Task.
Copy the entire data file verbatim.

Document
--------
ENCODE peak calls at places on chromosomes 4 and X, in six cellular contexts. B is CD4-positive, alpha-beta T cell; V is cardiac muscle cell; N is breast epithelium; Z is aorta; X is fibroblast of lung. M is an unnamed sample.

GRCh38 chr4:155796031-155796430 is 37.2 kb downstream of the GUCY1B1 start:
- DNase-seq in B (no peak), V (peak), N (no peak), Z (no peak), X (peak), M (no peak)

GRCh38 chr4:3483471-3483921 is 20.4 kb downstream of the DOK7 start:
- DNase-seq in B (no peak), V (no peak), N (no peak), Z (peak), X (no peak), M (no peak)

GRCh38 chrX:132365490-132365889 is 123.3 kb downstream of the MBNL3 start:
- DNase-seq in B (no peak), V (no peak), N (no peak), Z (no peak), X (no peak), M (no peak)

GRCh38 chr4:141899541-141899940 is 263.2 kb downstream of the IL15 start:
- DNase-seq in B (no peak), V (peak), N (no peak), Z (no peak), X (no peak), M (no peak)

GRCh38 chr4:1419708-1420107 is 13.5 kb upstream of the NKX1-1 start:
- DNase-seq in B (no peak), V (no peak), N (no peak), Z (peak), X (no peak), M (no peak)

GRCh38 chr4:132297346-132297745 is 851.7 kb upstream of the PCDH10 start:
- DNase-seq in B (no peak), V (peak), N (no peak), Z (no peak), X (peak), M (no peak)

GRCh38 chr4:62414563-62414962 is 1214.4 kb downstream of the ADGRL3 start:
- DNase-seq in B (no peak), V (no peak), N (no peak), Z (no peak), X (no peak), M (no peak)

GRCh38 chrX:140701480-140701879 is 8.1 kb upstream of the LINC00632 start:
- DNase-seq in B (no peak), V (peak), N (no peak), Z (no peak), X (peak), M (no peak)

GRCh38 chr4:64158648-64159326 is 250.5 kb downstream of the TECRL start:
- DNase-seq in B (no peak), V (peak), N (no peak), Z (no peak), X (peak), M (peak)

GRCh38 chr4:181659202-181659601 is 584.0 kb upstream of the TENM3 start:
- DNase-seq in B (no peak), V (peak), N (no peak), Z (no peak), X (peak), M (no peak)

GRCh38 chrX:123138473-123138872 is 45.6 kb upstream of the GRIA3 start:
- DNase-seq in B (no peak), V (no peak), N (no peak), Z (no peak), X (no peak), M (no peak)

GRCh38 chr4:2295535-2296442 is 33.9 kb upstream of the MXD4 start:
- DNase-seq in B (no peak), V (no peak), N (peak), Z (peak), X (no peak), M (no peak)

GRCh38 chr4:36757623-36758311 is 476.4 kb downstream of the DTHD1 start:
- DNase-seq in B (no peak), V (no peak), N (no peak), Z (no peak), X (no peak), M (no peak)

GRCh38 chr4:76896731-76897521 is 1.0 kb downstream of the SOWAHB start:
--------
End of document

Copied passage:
ENCODE peak calls at places on chromosomes 4 and X, in six cellular contexts. B is CD4-positive, alpha-beta T cell; V is cardiac muscle cell; N is breast epithelium; Z is aorta; X is fibroblast of lung. M is an unnamed sample.

GRCh38 chr4:155796031-155796430 is 37.2 kb downstream of the GUCY1B1 start:
- DNase-seq in B (no peak), V (peak), N (no peak), Z (no peak), X (peak), M (no peak)

GRCh38 chr4:3483471-3483921 is 20.4 kb downstream of the DOK7 start:
- DNase-seq in B (no peak), V (no peak), N (no peak), Z (peak), X (no peak), M (no peak)

GRCh38 chrX:132365490-132365889 is 123.3 kb downstream of the MBNL3 start:
- DNase-seq in B (no peak), V (no peak), N (no peak), Z (no peak), X (no peak), M (no peak)

GRCh38 chr4:141899541-141899940 is 263.2 kb downstream of the IL15 start:
- DNase-seq in B (no peak), V (peak), N (no peak), Z (no peak), X (no peak), M (no peak)

GRCh38 chr4:1419708-1420107 is 13.5 kb upstream of the NKX1-1 start:
- DNase-seq in B (no peak), V (no peak), N (no peak), Z (peak), X (no peak), M (no peak)

GRCh38 chr4:132297346-132297745 is 851.7 kb upstream of the PCDH10 start:
- DNase-seq in B (no peak), V (peak), N (no peak), Z (no peak), X (peak), M (no peak)

GRCh38 chr4:62414563-62414962 is 1214.4 kb downstream of the ADGRL3 start:
- DNase-seq in B (no peak), V (no peak), N (no peak), Z (no peak), X (no peak), M (no peak)

GRCh38 chrX:140701480-140701879 is 8.1 kb upstream of the LINC00632 start:
- DNase-seq in B (no peak), V (peak), N (no peak), Z (no peak), X (peak), M (no peak)

GRCh38 chr4:64158648-64159326 is 250.5 kb downstream of the TECRL start:
- DNase-seq in B (no peak), V (peak), N (no peak), Z (no peak), X (peak), M (peak)

GRCh38 chr4:181659202-181659601 is 584.0 kb upstream of the TENM3 start:
- DNase-seq in B (no peak), V (peak), N (no peak), Z (no peak), X (peak), M (no peak)

GRCh38 chrX:123138473-123138872 is 45.6 kb upstream of the GRIA3 start:
- DNase-seq in B (no peak), V (no peak), N (no peak), Z (no peak), X (no peak), M (no peak)

GRCh38 chr4:2295535-2296442 is 33.9 kb upstream of the MXD4 start:
- DNase-seq in B (no peak), V (no peak), N (peak), Z (peak), X (no peak), M (no peak)

GRCh38 chr4:36757623-36758311 is 476.4 kb downstream of the DTHD1 start:
- DNase-seq in B (no peak), V (no peak), N (no peak), Z (no peak), X (no peak), M (no peak)

GRCh38 chr4:76896731-76897521 is 1.0 kb downstream of the SOWAHB start: